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Max People Health & Safety Toolbox Talk

Fire Extinguisher protocol - upskill yourself in the unfortunate event of a fire

80% of all fires in commercial properties are extinguished in the early stages by members of the public, without the need for firefighters. Of these fires, 90% are extinguished using a fire extinguisher.

When to use an extinguisher

Only use fire extinguishers when it is safe to do so, e.g. when the fire is no larger than a waste paper basket or pot on a stove. Always have a safe path of escape, and ensure Fire and Emergency has been called.

Types of fire extinguisher

Dry powder extinguishers (identified by a white band) ABE dry powder extinguishers are suitable for all types of fires except cooking oils and fats.
Carbon dioxide extinguishers (identified by a black band) are suitable for use where the fire is located close to electrically energised equipment as they are non-conductive, clean and safe. These extinguishers have a horn at the end of the hose. Due to the extreme cold of the carbon dioxide that is expelled from the extinguisher, it should not be touched.

Water extinguishers (no colour band) are only really suitable for use in tackling freely burning materials such as paper, cloth, wood and furniture. They should not be used against flammable and combustible liquids (e.g. oil and petroleum) or cooking oils and fats as the water will merely spread the flames.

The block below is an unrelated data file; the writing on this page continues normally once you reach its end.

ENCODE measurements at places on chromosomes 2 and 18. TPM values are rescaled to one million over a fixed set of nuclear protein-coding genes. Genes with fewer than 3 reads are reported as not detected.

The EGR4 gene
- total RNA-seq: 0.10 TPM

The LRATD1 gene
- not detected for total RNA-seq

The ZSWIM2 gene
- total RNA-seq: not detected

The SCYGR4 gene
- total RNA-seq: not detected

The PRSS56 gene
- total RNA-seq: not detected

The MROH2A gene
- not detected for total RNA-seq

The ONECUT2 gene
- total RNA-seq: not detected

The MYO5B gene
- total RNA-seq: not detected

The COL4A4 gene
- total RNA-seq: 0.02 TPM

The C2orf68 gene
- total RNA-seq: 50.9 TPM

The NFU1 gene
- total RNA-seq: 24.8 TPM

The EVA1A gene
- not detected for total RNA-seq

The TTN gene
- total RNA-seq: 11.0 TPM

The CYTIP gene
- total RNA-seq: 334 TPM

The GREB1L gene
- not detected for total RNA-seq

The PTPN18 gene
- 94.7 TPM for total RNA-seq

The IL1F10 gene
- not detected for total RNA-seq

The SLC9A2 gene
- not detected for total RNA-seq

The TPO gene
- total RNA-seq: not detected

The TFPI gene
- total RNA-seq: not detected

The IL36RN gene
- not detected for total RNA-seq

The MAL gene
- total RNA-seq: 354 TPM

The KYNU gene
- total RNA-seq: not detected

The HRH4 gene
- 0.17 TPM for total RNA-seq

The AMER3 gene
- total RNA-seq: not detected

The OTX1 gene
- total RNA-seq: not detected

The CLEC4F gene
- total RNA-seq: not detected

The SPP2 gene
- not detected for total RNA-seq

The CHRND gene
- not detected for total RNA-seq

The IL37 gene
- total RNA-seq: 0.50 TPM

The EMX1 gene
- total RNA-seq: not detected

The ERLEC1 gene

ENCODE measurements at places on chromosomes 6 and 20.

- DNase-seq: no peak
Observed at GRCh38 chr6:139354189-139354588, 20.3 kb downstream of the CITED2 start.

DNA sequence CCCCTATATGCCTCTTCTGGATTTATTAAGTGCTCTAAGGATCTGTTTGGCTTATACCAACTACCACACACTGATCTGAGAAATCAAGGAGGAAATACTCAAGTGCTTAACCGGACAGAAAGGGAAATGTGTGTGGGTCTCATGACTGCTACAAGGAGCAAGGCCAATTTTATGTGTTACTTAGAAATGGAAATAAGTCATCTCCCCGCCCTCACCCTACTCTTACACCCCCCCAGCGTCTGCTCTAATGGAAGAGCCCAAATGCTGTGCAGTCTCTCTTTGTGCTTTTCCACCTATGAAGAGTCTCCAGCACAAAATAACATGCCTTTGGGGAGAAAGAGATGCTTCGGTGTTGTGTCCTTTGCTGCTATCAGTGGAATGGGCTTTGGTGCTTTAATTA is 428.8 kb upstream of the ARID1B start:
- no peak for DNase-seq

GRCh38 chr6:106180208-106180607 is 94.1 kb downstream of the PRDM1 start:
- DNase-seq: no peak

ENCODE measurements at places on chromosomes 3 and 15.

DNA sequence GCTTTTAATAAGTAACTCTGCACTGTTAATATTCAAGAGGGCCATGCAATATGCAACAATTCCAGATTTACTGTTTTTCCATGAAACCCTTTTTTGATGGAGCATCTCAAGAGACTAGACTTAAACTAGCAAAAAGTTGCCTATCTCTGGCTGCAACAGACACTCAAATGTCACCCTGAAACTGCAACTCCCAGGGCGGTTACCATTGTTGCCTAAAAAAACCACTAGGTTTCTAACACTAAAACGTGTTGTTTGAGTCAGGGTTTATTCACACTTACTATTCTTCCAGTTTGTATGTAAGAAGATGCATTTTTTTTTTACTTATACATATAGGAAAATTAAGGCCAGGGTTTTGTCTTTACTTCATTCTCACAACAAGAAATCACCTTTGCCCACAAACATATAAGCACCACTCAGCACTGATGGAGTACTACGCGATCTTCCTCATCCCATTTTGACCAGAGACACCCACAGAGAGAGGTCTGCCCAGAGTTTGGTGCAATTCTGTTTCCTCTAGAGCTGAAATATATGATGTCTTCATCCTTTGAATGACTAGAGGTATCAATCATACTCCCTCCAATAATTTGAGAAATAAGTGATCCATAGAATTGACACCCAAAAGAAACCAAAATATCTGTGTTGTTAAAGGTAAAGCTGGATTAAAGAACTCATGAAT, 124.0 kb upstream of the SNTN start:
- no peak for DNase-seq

Foam extinguishers (identified by a blue colour band) are characterised by their simple method of operation. They are ideal for fires involving flammable liquids.
Wet Chemical extinguishers (identified by an oatmeal colour band) are ideal for freely burning materials such as paper, cloth, wood and furniture and with cooking oil and fat fires. It is dangerous to use these Fire Extinguishers on live electrical equipment.

Which one do I use?

The easy to understand guide (see below) clearly shows which extinguisher is used for which class of fire and should help you in your decision.

Extinguishant Class A Water Paper Plastics Class B Flammable Liquids Class C Flammable Gasses Class E Electrically energised equipment Class F Cooking oils and fats Comments
Water Yes No No No No Dangerous if used on flammable liquid, energised electrical equipment and cooking oil/fat fires
Wet Chemical Yes No No No Yes Dangerous if used on energised electrical equipment 
Foam Yes Yes No NO Limited Dangerous if used on energised electrical equipment 
ABE Powder Yes Yes Yes Yes No Look carefully at the extinguisher to determine if it is a BE or ABE Unit as the capability is different
Carbon Dioxide (CO2) Limited Limited Limited Yes Limited Not Suitable for outdoor use

Operating a fire extinguisher

When operating a fire extinguisher, use the 'PTASS' technique:

  • Pull the safety pin or remove the clip.
  • Test squirt the extinguisher to make sure it is working.
  • Aim the nozzle at the base of the fire from a safe distance. Most extinguishers are designed to be operated from about 2 - 3 metres away.
  • Squeeze the handles.
  • Sweep the extinguisher from side to side while aiming at the base of the fire.

Remember team! Safety is just how we do things around here.

Any suggestions or improvements in regard to Health and Safety on site can be emailed to the Health & Safety Manager.